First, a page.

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Re: Hypothetical situation to chew on

Andrew Suffield wrote (in response to me):
> You imply that "protecting intangible assets" is an improvement, and
> that this was not done before, but neither of those are particularly
> accurate.

No, I imply that an asset is a property right, and that the previous
regimes didn't create property rights in abstract property -- at least
as a matter of law, reasonably reliably and impartially.  I consider
that an improvement over anarchy and despotism, but YMMV.

> > ... and was enacted in an environment where previously no property
> > right in ideas or expression was widely recognized
> That's not accurate. You're dismissing the previous widely recognized
> property rights because they don't fit your notion of "fair". That
> doesn't change the fact that they existed. They were just held by the
> publishers.

No, I'm relying on legal historians' assessments of the regime prior
to the Statute of Anne, in which the Stationers' Company (a cartel
authorized by the Crown) exercised monopoly power and settled
internecine squabbles via the Star Chamber.  That's not my idea of
"widely recognized property rights", and was rejected as precedent by
the Donaldson court.  I refer you again to Lord Camden's eloquent
summary in that case; he observes that the Statute of Anne was
immediately preceded by some fourteen years of complete anarchy (or
freedom if you like), and that publishers themselves "brought with
them their wives and children to excite compassion, and induce
parliament to grant them a statutory security".

(A real lawyer and historian's view may be found in William F. Patry's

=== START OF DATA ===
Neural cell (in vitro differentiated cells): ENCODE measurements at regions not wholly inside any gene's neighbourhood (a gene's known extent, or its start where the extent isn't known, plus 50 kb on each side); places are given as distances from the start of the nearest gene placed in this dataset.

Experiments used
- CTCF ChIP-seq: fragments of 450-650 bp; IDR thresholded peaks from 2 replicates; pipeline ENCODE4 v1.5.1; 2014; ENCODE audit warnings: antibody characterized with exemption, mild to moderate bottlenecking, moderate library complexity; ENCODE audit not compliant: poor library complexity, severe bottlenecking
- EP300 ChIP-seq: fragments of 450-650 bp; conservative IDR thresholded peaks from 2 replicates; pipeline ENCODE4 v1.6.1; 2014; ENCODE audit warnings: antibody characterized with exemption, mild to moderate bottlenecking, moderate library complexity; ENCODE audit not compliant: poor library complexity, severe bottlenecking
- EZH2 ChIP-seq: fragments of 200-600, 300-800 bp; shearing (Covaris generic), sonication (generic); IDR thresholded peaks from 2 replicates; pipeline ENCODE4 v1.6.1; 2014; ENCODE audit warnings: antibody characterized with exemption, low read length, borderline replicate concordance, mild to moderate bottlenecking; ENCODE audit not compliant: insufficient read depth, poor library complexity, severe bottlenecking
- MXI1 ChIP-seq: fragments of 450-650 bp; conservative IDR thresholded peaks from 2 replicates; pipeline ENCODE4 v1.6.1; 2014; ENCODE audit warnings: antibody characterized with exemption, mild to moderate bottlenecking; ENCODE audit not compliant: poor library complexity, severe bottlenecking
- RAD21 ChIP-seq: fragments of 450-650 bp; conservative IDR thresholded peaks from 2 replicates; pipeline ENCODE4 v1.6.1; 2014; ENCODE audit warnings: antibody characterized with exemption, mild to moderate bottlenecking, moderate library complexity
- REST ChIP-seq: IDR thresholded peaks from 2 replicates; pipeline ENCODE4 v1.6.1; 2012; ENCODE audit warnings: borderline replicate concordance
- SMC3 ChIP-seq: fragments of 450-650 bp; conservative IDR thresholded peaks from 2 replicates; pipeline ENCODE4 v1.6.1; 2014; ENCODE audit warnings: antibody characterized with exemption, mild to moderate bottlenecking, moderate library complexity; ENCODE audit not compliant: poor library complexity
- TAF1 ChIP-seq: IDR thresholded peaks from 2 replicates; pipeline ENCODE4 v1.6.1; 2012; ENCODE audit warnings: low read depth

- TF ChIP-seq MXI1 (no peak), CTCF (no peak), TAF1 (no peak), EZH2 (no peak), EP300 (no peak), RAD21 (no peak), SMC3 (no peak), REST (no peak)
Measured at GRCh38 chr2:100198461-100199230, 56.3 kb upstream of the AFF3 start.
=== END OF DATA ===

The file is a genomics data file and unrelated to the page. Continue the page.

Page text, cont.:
_Copyright_Law_and_Practice_; excerpt at
http://digital-law-online.info/patry/patry2.html .)

> > That just doesn't fit the history.  The Statute of Anne created a
> > legal foundation for an automatic exclusive right of publication,
> > something that was previously subject to the whim of royal ministers.
> It did not do so in a vacuum. It replaced an existing system.

It replaced anarchy following the lapse of the Stationers' Company's
royal charter in 1694, which was preceded by royal prerogative and the
1681 bye-law of the Stationers' Company, preceded in turn by the
Licensing Act of 1662 (focused on censorship rather than property
rights).  As Lord Camden pointed out with regard to the records of the
Stationers' Company, "Every man who printed a book no matter how he
obtained it, entered his name in their books, and became a member of
their company: then he was complete owner of the book.  Owner was the
term applied to every holder of copies; and the word 'author' does not
occur once in all their entries."  That's not a legal foundation,
that's a cartel created at despotic whim.

> > Ironically enough, trade secret is the only form of intellectual
> > property that I cited which doesn't create an asset, in the sense that
> > it doesn't create any tradable right like copyright or patent.
> Trade secrets are routinely traded in the US, by means of contracts
> and NDAs.

No, the secrecy of trade secrets is maintained by means of these
mechanisms.  Like any other thing of value, unpublished knowledge may
form part of a contractual exchange; but a tradable right in publicly
disclosed knowledge, as created by copyright, patent, and trademark
law, is a creature of statute, and trade secret law doesn't create
such a thing.

Personally, I find it sobering to realize that my livelihood depends
on the continuation of these frail legal fictions, especially as I
dislike some of the uses to which they are put.  But you can always
spot a legal fiction that is sufficiently well established to be taken
for granted; people start calling it an "inalienable right" while it
erodes all around them.  (Does an indirect reference to Thomas
Jefferson's slaveholding invoke a corollary to Godwin's Law?)

- Michael

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